Legalizing Murals in L.A.: Draft Ordinance to be Released Wednesday | KCET
Legalizing Murals in L.A.: Draft Ordinance to be Released Wednesday
A draft ordinance once again allowing murals to be painted in Los Angeles will be introduced at Self-Help Graphics on Wednesday, Councilmember Jose Huizar has announced. The news is a major step in reducing restrictions to the production of outdoor fine art hindered by litigation between the city and billboard companies since 2002.
Under the direction of City Planner Tanner Blackman, steps have been taken to define murals separately from commercial signs as "original works of art." The changes would enable artists to legally produce murals on private property with the consent of property owners.
Los Angeles, once considered the mural capital of the world, has historically supported mural programs that filled walls across the city with art, in turn influencing other cities to adopt similar community mural programs. Murals were banned for the most part in 2002 when the art form was wrapped into litigation surrounding the city's sign ordinance.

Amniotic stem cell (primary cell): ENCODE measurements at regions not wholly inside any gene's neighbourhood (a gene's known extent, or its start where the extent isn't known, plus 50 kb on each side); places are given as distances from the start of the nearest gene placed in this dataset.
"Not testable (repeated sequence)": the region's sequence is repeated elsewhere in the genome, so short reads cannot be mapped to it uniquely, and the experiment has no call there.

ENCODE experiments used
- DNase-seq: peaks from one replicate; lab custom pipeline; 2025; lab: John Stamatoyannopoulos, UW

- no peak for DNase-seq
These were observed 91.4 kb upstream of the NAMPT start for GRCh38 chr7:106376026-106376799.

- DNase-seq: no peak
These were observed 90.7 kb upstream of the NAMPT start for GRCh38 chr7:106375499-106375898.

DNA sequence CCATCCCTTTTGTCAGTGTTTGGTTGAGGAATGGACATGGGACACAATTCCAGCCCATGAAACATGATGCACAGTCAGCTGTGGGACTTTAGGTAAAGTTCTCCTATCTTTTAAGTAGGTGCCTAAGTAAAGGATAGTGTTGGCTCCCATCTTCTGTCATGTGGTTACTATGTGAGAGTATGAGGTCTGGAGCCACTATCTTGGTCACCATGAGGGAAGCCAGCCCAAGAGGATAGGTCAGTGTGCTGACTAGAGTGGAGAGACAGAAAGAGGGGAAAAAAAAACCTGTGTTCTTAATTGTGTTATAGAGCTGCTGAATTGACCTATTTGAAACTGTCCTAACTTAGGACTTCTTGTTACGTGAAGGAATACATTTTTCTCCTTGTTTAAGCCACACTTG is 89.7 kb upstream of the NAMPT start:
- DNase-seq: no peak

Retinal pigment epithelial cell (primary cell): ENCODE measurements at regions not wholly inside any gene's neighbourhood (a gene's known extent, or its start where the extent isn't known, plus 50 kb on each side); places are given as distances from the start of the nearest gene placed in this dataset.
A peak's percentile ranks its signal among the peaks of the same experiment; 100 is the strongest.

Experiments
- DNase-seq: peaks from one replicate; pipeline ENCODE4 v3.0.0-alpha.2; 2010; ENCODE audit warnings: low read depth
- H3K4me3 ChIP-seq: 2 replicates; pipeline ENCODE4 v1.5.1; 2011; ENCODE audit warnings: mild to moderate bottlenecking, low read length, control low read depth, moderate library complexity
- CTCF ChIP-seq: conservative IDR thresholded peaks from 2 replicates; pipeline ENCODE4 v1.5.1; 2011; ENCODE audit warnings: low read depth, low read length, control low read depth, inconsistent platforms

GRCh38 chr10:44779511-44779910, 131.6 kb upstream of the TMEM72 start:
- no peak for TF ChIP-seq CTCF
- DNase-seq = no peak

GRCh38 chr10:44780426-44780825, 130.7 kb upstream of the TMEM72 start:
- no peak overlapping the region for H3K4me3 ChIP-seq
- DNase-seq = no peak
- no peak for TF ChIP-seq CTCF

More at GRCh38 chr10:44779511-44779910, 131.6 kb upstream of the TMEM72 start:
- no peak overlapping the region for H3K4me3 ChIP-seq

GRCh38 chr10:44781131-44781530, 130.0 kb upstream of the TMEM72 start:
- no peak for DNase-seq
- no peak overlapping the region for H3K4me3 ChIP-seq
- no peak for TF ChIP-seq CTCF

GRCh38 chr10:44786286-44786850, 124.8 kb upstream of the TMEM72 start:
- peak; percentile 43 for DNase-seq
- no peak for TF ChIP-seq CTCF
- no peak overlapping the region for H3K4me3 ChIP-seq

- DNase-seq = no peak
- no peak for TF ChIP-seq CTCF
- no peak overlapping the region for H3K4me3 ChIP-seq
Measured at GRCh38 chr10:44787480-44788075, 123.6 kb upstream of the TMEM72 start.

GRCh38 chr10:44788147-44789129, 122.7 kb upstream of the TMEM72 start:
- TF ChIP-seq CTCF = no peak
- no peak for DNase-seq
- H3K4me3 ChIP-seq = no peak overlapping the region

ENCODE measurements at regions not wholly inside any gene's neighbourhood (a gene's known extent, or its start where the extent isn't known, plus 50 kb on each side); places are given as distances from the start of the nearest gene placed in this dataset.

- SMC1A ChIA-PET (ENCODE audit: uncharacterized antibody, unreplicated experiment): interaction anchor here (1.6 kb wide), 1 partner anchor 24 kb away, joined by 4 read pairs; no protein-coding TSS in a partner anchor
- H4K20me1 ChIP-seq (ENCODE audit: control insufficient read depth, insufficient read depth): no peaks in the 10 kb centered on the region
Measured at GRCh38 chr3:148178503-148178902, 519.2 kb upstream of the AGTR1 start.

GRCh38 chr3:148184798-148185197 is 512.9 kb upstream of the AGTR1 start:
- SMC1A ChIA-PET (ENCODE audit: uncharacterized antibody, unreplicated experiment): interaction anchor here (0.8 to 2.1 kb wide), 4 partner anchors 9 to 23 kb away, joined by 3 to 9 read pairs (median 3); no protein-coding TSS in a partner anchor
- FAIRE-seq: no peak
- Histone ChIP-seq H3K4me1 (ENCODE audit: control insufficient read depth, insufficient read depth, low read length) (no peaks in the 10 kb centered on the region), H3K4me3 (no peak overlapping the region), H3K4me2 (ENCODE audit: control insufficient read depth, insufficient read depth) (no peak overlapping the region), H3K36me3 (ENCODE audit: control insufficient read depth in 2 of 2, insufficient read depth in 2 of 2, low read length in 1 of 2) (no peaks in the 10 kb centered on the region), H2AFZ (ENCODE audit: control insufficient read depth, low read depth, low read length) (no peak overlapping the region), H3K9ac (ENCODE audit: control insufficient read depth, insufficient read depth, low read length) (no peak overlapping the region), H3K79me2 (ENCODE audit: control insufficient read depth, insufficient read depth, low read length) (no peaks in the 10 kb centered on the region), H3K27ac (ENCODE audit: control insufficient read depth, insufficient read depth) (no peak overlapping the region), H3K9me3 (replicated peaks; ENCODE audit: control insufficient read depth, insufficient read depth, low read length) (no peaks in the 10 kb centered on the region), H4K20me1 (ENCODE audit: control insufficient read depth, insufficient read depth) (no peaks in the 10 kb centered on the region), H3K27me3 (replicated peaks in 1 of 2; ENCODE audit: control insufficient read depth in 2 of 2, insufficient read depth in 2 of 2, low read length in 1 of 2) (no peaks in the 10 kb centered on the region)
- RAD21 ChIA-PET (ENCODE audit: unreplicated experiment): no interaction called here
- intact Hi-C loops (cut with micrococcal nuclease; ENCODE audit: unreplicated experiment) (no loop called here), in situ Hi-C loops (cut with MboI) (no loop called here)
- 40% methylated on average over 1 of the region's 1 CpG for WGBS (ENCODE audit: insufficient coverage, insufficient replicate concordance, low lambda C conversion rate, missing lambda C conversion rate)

Councilmember Huizar's ordinance will be introduced at Self-Help Graphics in the morning and followed by a meeting with muralists and art conservationists. That meeting, which is open to the public, will be held at 6 p.m. at Self-Help Graphics and Art, located at 1300 E 1st St, between Mission Road and the 101. More meetings during a 60-day public comment period will be announced, including a tentatively scheduled one for Tuesday, December 13 at 7 p.m. in Leimert Park.
Here is a look at the draft for the new mural ordinance.